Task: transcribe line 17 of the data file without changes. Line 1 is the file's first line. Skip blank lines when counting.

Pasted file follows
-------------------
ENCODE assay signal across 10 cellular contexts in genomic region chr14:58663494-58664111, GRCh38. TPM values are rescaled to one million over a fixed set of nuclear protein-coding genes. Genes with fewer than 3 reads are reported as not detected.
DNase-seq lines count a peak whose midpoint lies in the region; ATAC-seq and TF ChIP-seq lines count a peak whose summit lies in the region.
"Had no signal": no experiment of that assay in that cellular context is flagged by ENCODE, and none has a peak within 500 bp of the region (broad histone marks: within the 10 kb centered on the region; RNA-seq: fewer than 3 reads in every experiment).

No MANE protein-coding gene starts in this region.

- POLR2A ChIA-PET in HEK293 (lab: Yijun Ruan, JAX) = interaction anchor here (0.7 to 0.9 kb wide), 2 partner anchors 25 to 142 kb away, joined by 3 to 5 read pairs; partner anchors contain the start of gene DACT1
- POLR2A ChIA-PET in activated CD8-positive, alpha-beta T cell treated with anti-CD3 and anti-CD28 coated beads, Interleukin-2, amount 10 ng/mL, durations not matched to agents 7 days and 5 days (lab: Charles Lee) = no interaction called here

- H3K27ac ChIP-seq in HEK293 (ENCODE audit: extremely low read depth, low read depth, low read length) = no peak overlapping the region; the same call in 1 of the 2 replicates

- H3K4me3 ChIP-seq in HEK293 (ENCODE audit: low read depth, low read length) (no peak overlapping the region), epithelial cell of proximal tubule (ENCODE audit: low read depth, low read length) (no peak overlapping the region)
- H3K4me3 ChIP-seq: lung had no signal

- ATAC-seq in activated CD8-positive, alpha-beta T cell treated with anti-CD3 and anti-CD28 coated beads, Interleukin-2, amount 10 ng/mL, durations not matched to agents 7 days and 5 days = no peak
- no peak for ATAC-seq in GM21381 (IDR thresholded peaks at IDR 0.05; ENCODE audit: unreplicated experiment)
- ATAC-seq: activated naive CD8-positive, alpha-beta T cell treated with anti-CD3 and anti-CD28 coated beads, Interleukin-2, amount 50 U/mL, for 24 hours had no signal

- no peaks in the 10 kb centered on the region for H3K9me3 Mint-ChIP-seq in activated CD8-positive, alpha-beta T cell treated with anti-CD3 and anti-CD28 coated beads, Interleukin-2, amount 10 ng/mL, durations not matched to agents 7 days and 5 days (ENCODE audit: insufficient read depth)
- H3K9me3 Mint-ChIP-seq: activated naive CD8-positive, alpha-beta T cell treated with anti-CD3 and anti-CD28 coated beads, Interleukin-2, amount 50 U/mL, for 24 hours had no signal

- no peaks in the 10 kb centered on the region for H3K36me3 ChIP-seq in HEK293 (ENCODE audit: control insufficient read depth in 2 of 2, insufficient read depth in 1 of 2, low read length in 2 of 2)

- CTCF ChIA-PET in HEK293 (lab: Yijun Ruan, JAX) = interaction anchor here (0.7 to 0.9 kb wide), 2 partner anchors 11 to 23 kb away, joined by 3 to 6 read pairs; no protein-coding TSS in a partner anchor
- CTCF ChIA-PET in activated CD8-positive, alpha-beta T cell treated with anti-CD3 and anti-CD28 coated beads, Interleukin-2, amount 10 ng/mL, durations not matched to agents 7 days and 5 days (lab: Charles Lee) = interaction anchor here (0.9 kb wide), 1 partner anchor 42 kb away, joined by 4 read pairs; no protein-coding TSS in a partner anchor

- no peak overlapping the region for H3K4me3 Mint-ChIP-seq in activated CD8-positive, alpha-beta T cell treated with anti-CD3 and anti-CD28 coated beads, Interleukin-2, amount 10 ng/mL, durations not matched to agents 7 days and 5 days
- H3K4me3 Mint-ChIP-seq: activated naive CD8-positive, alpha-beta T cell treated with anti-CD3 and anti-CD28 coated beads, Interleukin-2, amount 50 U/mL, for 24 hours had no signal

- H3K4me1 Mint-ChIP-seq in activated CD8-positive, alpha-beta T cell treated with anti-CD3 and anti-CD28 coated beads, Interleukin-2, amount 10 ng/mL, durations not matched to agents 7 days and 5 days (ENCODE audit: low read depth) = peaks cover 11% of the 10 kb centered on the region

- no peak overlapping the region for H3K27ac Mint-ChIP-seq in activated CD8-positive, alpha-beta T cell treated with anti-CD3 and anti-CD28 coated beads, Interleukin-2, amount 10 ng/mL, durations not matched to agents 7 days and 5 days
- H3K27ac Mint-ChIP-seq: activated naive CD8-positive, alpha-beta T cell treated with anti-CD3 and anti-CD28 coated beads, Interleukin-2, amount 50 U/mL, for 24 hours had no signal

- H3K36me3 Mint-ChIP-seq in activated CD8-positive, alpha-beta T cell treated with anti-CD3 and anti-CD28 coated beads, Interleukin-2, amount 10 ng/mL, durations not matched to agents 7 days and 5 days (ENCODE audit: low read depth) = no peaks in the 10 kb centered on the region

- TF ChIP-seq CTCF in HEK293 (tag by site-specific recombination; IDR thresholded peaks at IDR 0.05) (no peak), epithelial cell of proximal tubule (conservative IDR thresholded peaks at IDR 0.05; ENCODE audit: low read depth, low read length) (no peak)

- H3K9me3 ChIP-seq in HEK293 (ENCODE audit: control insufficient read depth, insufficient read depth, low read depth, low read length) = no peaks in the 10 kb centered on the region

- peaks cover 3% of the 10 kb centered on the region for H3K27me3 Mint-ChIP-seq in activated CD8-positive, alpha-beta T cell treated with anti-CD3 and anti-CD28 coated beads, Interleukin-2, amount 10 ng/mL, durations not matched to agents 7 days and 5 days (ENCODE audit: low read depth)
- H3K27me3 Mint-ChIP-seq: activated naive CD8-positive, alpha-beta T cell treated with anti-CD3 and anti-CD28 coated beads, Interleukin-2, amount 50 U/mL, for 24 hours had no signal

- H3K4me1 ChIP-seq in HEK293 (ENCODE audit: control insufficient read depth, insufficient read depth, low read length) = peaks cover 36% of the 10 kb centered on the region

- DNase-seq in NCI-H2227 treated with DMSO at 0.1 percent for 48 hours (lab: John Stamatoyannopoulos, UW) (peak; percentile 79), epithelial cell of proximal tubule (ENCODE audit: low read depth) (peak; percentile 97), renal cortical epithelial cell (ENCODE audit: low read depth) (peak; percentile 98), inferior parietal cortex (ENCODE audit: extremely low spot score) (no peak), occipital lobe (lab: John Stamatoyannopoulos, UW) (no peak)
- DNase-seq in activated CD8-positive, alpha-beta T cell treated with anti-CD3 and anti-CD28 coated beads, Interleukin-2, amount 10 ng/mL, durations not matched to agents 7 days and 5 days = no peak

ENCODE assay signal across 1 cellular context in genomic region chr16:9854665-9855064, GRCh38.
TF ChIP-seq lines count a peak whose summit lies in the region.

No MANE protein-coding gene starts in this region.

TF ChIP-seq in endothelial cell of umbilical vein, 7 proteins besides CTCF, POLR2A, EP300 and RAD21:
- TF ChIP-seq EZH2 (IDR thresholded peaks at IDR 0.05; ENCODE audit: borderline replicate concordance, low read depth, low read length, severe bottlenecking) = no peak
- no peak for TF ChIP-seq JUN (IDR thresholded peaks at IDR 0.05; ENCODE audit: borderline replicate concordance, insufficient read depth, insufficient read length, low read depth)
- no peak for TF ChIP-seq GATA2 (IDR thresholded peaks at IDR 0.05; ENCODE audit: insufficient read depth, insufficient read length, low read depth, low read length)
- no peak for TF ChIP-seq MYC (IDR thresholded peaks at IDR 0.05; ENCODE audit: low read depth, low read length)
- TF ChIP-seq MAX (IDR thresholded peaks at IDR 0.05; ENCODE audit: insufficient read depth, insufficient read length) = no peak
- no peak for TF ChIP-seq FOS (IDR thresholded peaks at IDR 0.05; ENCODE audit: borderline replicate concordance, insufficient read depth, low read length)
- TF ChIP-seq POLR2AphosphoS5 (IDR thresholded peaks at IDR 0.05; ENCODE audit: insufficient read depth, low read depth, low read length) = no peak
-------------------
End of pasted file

- CTCF ChIA-PET in activated CD8-positive, alpha-beta T cell treated with anti-CD3 and anti-CD28 coated beads, Interleukin-2, amount 10 ng/mL, durations not matched to agents 7 days and 5 days (lab: Charles Lee) = interaction anchor here (0.9 kb wide), 1 partner anchor 42 kb away, joined by 4 read pairs; no protein-coding TSS in a partner anchor